Chequers plan failed on every level

It is often said a week is a long time in politics and so it has proved as the Chequers agreement optimistically praised by Gillian Keegan in her column has now been rewritten by the far right of her party who are the ones who really hold the reins of power.

Thursday, 26th July 2018, 12:00 pm
Updated Thursday, 26th July 2018, 12:14 pm

In truth though Mrs May’s plan was only ever meant to bring her own party together and it never had the best interests of the country at heart. It has failed spectacularly to do even that with senior and junior ministers resigning all over the place.

A little over two years ago we were told there was no downside to leaving the EU, that the remainder of the EU would be desperate to do a deal with us on our terms as we held all the cards. We would be able to retain the exact same benefits whilst doing trade deals with the rest of the world. Meanwhile the ‘Brexit Dividend’ would give vital funds to our NHS. None of this was true and sadly many in her party who campaigned to leave, knew this.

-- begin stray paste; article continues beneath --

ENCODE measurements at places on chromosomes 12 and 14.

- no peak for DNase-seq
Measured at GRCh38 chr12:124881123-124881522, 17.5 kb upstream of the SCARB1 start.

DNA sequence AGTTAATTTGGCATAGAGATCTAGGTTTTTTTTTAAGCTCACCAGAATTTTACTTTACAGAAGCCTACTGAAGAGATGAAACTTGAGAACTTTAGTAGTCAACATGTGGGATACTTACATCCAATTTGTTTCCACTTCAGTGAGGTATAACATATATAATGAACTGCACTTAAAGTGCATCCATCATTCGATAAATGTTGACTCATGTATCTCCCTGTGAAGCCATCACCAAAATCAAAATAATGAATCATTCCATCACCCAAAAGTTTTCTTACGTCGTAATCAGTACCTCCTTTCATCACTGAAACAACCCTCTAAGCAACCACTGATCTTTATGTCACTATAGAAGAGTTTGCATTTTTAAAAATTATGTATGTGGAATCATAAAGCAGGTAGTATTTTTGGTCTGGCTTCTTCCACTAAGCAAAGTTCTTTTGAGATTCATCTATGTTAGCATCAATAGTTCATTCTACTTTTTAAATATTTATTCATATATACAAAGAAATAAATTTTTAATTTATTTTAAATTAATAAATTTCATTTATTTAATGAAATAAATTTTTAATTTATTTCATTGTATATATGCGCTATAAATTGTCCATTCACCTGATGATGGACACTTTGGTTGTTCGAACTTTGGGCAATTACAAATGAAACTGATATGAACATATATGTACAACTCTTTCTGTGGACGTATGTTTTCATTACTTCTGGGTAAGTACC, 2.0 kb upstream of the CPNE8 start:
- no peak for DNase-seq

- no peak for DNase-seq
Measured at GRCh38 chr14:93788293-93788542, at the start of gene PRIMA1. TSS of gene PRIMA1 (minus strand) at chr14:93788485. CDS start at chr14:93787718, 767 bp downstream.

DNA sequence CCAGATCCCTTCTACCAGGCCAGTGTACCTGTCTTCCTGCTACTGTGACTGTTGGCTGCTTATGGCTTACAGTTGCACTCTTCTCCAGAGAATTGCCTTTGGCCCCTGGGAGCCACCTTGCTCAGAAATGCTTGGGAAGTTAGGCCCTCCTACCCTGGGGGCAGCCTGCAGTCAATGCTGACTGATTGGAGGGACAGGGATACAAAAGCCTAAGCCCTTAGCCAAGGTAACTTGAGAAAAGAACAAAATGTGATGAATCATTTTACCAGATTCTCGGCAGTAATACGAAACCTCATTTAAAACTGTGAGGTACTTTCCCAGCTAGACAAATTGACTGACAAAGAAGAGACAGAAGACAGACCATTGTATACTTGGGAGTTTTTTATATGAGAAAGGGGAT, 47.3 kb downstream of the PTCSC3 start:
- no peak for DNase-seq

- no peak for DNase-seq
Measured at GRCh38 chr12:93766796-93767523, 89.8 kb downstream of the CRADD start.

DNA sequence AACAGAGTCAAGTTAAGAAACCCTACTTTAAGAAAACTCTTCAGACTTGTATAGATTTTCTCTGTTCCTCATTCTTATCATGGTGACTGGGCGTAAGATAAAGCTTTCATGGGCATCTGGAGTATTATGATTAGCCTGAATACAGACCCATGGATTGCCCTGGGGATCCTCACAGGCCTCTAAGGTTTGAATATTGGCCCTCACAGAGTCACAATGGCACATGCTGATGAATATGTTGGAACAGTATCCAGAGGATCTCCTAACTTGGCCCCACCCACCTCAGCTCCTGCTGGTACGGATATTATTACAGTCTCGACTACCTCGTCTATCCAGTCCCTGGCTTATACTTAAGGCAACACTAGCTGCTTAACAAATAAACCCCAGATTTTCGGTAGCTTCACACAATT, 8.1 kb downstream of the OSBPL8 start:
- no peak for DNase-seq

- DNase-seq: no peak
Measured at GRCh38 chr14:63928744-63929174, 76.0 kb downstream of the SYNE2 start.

We now see jobs being lost and some businesses who need to be part of the single market moving abroad. Apparently we are about to be told by our own government we need to stockpile food and medicines. A large number of people are barely able to buy the food they need from day to day. Quite how are they expected to stockpile supplies? Our government’s own forecasts predict even their preferred option will still result in a huge recession putting further strain on our public services. Meanwhile the rest of the EU are the ones continuing to sign trade deals around the world.

We also find that as well as the lies told prior to the referendum, the leave campaigns broke electoral law in their spending and that there was nefarious interference in the referendum. What a mess.

She ends her column with a ridiculous ‘if only’ wishlist for three years ago that makes no sense at all. It can be summarised as ‘We want all the rights and benefits of the EU without any of the responsibilities’. Freedom of movement is a benefit to many people in the UK as well and there are safeguards in FOM to control who can come here that the UK chooses not to implement. Finally, anybody who has received a PAYE tax summary from the Inland Revenue will have seen from the pie chart breaking down where their tax has gone that the payment to the EU is the smallest one to be individually broken down. Tiny compared to most of the other areas, smaller even than foreign aid and yet the benefit to our economy from it is huge.

Surely the best option now as opinion polls show that ‘the will of the people’ is changing is a referendum on the final deal with an option to remain in the EU.

Keith Roberts, Longley Road, Chichester